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edition 12 (216)
December 2016

Maya buzzes into Poland

The first phase of a huge 200 ha amusement park is being built in the Lubuskie region

Rafał Ostrowski

Maya buzzes into Poland
Daniel Heinst (back), CEO, Holiday Park Kownaty Poland (back) and Bruno Lambrecht (front), general manager, CFE Polska – the project's general contractor

The cornerstone for the first theme park in Poland was laid at the beginning of December in the village of Kownaty in Lubuskie province, 40 km from Frankfurt an der Oder on the German border. We spoke to Daniel Heinst, the CEO of Holiday Park Kownaty Poland, and Bruno Lambrecht, the general manager of CFE Polska, about the nuts and bolts of the project

Rafał Ostrowski, Eurobuild Central & Eastern Europe: Dutch investor Momentum Capital is planning to build a major tourist destination in central Europe the Holiday Park Kownaty Poland amusement complex, consisting of a number of theme parks over an area of 205 ha. The first phase is to be called Majaland and is due to open as early as December next year. Could you tell us more about what Majaland will be like?

Daniel Heinst, CEO, Holiday Park Kownaty Poland: Majaland will be an indoor and outdoor theme park. This means that it will have attractions and activities based around a topic or theme. This theme comes from the Maya the Bee cartoon, which is very well known in Poland, along with two extra characters: Vic the Viking and Heidi. It will be open all year round, catering to families with young children from 2 years old up to 8, 10 or even 12.

How big will Majaland be?

DH: The indoor hall, which is to be built in the first phase of the project, will have 8,000 sqm of usable space, and the outdoor area will cover another 1.5 ha. Both the indoor and the outdoor area will make up a single park, where you can stay after buying a single ticket. It will feature around 25 attractions ranging from very big mechanical rides, like carousels and an indoor rollercoaster – specifically, one that is suitable for children of at least 1m in height. It is not some huge, crazy rollercoaster. It has been designed so that children with their parents can have their first rollercoaster experience.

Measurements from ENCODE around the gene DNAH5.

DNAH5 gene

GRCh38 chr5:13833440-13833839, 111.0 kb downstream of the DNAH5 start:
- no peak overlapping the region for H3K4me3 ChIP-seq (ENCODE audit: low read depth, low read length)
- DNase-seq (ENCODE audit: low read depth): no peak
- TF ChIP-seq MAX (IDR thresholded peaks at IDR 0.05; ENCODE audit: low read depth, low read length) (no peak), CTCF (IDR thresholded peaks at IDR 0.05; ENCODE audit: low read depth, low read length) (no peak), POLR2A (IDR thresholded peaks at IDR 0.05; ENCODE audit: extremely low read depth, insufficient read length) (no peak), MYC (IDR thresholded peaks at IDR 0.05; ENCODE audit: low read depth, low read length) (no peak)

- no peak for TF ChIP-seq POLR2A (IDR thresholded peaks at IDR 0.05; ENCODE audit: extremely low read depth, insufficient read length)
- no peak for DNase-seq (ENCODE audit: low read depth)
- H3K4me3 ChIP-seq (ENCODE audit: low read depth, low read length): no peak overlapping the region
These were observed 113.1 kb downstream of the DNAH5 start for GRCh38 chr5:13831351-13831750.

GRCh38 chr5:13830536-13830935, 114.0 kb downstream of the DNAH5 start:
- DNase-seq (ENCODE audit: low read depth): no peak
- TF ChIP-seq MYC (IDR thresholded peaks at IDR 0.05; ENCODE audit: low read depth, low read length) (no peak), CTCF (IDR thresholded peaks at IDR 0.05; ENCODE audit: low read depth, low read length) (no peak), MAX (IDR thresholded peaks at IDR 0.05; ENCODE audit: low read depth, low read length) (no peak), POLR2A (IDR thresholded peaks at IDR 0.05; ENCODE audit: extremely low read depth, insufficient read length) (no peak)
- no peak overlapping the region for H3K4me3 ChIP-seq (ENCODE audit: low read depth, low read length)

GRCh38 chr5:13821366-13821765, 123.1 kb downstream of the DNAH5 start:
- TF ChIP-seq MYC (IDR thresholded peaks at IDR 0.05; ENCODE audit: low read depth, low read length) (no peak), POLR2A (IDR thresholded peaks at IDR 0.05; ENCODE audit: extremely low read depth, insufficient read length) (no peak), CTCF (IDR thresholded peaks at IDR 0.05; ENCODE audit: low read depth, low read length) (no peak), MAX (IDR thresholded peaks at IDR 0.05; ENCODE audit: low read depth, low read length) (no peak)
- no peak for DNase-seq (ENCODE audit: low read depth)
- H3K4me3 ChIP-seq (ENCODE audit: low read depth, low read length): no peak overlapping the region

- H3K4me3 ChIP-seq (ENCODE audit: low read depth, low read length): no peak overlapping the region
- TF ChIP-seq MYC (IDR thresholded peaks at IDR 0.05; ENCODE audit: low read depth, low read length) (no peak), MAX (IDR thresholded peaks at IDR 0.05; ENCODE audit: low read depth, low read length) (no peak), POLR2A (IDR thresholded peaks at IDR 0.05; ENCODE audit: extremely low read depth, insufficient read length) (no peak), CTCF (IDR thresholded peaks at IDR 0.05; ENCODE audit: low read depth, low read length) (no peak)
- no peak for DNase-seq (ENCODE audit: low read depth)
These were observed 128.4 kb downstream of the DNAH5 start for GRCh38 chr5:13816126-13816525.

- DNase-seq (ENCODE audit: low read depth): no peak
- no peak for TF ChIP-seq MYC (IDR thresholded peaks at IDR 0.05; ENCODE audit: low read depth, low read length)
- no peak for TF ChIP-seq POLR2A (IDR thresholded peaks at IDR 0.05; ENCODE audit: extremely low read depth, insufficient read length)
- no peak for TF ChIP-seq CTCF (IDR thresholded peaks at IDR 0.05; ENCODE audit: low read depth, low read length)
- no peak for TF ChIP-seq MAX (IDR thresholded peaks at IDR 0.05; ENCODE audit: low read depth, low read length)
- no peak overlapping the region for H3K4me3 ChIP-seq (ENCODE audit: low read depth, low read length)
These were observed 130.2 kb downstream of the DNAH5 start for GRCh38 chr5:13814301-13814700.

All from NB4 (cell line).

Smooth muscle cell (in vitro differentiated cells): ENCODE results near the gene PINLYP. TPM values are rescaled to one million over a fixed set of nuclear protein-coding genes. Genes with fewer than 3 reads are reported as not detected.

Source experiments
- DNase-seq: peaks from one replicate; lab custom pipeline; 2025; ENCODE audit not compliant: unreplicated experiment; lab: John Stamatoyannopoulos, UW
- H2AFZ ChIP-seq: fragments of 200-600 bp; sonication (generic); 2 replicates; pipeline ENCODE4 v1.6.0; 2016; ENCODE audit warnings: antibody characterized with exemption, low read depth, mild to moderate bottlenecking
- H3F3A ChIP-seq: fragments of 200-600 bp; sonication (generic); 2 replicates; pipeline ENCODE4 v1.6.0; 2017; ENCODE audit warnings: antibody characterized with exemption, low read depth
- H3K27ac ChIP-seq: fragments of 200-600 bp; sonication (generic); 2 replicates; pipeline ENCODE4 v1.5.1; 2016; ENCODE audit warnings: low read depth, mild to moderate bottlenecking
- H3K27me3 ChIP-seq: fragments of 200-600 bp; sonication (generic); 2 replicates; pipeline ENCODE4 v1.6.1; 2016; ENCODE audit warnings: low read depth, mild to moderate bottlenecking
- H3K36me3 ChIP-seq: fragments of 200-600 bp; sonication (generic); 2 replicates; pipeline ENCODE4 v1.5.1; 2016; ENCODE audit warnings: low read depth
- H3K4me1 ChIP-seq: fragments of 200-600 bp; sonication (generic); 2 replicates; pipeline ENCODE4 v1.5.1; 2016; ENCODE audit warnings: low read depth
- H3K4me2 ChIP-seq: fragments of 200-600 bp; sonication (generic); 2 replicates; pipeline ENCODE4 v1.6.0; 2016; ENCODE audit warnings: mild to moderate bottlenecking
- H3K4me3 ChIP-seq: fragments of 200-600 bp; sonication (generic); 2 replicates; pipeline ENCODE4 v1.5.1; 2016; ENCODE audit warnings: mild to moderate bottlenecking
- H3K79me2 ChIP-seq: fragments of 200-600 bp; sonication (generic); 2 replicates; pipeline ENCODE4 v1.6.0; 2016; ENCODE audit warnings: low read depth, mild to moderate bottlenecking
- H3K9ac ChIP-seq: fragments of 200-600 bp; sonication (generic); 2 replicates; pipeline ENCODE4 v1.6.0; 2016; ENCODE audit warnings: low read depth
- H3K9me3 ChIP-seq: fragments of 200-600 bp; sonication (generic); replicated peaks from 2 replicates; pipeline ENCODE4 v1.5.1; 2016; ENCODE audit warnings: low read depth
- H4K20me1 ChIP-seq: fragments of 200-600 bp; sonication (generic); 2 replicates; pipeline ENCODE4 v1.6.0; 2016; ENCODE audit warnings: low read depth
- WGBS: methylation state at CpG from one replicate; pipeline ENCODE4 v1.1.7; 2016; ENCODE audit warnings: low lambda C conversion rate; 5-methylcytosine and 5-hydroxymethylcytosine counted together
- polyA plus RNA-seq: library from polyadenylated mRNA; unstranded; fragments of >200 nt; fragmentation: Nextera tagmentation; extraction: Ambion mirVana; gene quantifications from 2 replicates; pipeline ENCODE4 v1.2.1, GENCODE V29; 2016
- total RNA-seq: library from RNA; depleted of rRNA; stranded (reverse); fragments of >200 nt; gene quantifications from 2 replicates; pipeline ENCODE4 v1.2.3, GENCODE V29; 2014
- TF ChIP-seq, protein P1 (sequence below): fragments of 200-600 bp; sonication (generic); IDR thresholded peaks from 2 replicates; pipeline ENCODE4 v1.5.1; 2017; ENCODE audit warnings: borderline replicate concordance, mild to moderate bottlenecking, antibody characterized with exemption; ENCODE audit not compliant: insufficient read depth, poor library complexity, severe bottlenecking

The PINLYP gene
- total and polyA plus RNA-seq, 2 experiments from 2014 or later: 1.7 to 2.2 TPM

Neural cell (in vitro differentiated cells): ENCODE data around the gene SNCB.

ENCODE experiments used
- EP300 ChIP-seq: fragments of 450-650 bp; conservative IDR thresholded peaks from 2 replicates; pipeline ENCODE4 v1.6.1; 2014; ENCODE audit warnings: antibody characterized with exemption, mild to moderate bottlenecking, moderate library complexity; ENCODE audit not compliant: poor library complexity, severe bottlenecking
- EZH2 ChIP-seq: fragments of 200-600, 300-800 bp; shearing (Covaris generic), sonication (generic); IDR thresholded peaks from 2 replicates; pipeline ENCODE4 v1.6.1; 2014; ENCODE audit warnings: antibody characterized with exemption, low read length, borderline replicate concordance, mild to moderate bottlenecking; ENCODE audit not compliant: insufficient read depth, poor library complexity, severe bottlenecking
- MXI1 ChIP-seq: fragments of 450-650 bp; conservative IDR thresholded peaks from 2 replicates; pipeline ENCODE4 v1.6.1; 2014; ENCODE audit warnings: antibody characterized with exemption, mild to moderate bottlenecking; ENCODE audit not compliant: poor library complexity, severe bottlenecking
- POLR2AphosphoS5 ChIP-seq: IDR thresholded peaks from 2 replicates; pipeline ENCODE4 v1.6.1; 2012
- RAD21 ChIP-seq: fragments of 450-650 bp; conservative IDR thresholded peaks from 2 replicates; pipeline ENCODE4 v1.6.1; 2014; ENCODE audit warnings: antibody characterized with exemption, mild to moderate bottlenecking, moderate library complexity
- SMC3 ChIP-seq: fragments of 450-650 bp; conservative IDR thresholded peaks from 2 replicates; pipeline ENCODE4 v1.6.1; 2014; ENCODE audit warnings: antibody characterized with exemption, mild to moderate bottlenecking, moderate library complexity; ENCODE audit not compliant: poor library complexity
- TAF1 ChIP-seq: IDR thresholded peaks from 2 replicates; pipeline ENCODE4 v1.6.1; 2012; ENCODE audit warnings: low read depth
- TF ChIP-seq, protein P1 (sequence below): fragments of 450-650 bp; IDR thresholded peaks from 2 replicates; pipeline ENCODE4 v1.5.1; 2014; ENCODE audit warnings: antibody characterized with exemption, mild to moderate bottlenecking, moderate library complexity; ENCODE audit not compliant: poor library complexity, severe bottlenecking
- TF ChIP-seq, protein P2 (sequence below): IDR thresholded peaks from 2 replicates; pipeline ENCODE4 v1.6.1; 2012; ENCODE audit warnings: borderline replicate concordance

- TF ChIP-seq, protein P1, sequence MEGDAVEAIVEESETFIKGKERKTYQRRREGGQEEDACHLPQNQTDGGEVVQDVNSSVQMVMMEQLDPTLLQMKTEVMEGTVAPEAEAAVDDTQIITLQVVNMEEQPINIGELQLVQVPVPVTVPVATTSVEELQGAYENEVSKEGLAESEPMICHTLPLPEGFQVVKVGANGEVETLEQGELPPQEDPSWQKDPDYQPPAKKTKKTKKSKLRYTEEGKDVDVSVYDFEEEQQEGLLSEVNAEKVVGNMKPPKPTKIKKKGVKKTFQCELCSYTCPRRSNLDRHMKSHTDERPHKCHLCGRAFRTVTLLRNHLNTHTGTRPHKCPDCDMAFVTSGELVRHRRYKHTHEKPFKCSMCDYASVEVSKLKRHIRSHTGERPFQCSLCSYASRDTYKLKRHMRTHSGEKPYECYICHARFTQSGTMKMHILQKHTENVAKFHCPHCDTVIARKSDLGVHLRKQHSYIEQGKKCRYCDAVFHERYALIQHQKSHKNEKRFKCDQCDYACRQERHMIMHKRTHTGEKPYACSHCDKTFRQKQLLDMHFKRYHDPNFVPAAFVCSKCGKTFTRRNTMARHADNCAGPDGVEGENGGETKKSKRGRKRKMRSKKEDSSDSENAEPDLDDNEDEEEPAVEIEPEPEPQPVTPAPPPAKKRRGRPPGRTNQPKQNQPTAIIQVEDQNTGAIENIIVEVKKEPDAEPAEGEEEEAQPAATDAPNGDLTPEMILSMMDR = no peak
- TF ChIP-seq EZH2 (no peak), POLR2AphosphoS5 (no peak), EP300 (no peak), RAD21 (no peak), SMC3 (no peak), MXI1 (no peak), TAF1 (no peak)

The first phase of the park is to closely resemble an existing park in the Netherlands, called Plopsa Indoor Coevorden. Why is that?

DH: Momentum Capital is a Dutch investment and development company and we are developing the project in a joint venture with Belgian company Plopsa. Plopsa is currently the owner and operator of six theme parks in Western Europe. It has three amusement parks in Belgium, one in the Netherlands and one in Germany, as well as another themed aquapark in Belgium. Basically, Plopsa is bringing its know-how and its expertise for the contract, design and construction work, while Momentum Capital is the investor. Plopsa parks are all a little different, but what we did is to take the Plopsa Indoor Coevorden design and adapt it to Polish conditions. So we had to make some small changes in line with various Polish construction regulations. But basically, what we will build for Majaland is like 80 pct of Plopsa Indoor Coevorden.

What do you like most about Plopsa Indoor Coevorden?

DH: Firstly, it provides a bit of an escape for families with children. It is open all year round, so you can go any time you want. It just has everything you need in one place and under one roof.

How will the Majaland project compare to other amusement parks in Poland.

DH: What we are now building has not existed in Poland up to now. It is a real theme park, where everything is immersed in the story of its characters.

Bruno Lambrecht, the general manager of CFE Polska: It will be like a mini Disneyland, as everybody knows from the Plopsa parks in Belgium and Holland. They are very popular. It will not only be a park, but also a world of its own – one that children know from the TV. Even parents know Maya the Bee.

Majaland is a EUR 20 mln investment. When do you expect this to start paying for itself?

DH: Majaland itself should break even in seven years’ time.

Are you able to say how much a ticket is going cost?

DH: We haven’t really decided yet what the ticket prices will be. We will open at the end of next year, so we’ll see how the market has developed by then and will set our ticket prices accordingly. But, of course, we have to come up with a ticket price that is affordable both for our Polish customers and those from Germany as well – the park is very close to the German border. We have to find the right balance.